The death of a pet for some brings on feelings of sadness in at similar levels as that when one loses a human friend or partner but this report from the Royal Horticultural Society that many people feel bereaved when a plant dies might suprise many. The transference of feeling to other living things such as pets that react to human interaction seems more understandable than with a plant, or tree. Feeling a little sad when a plant dies is one thing but bereaved?
If you are struggling to cope with the havoc wreaked in your flowerbeds by recent extreme wind and rain, you're not alone. The Royal Horticultural Society has diagnosed a new national affliction: plant bereavement.
About half of all callers to their plant advisory service are dealing with the trauma induced by wilted, leafless or damaged plants. Luckily, the team from the RHS are able to deal not only with horticultural questions, but also emotional ones. Many gardeners, they say, feel personally connected to their plants, particularly when they have been nurtured for many years, or given by someone special.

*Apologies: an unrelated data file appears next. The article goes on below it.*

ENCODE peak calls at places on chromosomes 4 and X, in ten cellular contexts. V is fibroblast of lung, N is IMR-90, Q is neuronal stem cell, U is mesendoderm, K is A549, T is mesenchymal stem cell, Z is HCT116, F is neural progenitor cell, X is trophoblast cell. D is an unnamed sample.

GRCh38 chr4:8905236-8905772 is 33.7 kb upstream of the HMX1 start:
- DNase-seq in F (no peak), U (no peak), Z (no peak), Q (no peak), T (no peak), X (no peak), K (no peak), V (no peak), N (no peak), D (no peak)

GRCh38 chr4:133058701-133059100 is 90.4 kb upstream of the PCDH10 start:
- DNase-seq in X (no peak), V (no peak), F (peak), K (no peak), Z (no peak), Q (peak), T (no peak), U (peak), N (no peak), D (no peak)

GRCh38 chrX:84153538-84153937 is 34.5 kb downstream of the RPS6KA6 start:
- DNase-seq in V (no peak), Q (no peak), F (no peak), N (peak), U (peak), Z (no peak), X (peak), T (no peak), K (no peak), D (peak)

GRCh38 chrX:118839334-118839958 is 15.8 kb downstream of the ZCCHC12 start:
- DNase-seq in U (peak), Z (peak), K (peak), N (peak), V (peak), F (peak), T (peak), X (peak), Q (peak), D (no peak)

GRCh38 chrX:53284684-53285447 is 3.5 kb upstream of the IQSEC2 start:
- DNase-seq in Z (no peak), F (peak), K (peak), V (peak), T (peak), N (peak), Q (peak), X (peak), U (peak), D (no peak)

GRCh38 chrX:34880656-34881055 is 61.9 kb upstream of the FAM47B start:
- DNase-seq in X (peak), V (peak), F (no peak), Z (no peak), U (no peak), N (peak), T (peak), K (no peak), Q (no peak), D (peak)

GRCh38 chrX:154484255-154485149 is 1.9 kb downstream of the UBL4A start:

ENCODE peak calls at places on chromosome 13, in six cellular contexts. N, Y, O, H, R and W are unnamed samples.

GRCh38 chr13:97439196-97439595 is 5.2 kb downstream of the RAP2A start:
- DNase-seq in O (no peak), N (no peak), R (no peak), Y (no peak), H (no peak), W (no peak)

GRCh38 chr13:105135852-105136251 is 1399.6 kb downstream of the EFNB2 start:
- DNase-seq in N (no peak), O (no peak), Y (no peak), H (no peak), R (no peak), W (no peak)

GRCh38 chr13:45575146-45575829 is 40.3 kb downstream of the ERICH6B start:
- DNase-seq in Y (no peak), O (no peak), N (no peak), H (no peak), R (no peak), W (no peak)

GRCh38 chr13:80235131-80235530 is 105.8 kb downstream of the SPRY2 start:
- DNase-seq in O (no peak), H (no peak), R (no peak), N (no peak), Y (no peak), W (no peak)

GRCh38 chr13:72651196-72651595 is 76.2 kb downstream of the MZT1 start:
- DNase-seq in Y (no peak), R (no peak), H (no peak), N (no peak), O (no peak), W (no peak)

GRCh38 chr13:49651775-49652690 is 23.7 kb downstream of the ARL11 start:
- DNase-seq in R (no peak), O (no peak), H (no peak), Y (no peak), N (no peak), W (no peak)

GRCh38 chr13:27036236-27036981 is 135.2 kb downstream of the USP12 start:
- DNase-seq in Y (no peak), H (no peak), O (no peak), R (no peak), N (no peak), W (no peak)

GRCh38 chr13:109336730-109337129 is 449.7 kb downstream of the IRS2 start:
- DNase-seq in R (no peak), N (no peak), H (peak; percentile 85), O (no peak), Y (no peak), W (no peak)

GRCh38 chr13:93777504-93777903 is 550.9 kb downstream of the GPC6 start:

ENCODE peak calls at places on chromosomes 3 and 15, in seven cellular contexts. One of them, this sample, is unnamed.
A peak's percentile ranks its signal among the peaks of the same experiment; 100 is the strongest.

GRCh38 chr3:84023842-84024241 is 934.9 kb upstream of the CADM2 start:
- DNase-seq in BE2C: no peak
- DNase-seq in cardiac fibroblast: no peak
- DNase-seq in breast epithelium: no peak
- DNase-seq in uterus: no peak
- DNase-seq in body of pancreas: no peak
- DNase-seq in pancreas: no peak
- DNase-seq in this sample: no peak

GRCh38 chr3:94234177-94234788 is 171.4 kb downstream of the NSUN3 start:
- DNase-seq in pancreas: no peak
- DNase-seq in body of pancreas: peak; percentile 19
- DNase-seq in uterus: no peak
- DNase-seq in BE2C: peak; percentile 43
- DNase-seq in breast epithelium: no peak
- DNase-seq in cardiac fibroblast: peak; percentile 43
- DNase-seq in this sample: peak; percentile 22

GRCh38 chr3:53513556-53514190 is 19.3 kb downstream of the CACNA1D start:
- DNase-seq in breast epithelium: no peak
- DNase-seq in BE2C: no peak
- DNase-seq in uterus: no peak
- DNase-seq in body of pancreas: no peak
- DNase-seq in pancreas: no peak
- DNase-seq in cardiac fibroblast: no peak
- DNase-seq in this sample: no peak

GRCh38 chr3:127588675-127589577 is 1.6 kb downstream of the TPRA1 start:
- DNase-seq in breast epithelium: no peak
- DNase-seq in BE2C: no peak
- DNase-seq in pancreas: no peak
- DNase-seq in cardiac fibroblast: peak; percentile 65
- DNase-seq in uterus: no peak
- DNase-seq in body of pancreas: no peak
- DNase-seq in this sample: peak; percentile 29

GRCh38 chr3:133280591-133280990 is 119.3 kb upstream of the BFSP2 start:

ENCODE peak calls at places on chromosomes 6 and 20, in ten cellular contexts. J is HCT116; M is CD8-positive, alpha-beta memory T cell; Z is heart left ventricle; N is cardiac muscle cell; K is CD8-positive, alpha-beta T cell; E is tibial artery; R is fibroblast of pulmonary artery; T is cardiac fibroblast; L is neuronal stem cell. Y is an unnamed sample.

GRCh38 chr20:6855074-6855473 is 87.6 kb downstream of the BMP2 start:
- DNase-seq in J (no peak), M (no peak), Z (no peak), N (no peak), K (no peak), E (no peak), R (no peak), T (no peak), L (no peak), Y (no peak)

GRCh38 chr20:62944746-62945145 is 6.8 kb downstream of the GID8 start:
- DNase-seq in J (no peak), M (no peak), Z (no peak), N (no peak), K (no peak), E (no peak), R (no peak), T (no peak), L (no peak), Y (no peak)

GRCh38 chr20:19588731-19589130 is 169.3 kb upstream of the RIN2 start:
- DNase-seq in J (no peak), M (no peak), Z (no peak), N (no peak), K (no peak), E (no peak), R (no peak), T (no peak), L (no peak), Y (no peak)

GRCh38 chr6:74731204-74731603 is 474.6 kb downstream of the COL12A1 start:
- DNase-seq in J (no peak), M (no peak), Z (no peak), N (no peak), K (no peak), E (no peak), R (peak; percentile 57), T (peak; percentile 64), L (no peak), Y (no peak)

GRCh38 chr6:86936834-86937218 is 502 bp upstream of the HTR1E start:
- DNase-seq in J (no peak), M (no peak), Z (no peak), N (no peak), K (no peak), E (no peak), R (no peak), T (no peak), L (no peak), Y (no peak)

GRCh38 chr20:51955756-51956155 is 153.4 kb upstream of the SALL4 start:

"Gardeners often go through the same stages of grief - shock, denial, anger, depression and acceptance," says Leigh Hunt, the principal horticultural adviser at the RHS's Wisley garden. These feelings are often laced with guilt, for having failed to treat the beloved plants correctly. Moreover, problems in British flowerbeds have increased in recent years because of erratic weather conditions (the hottest summer on record in 2006 and the wettest in 2007) as well as new pests (lily beetle, horse chestnut leaf-mining moth and rosemary beetle - the latter is thought to be an indicator of climate change).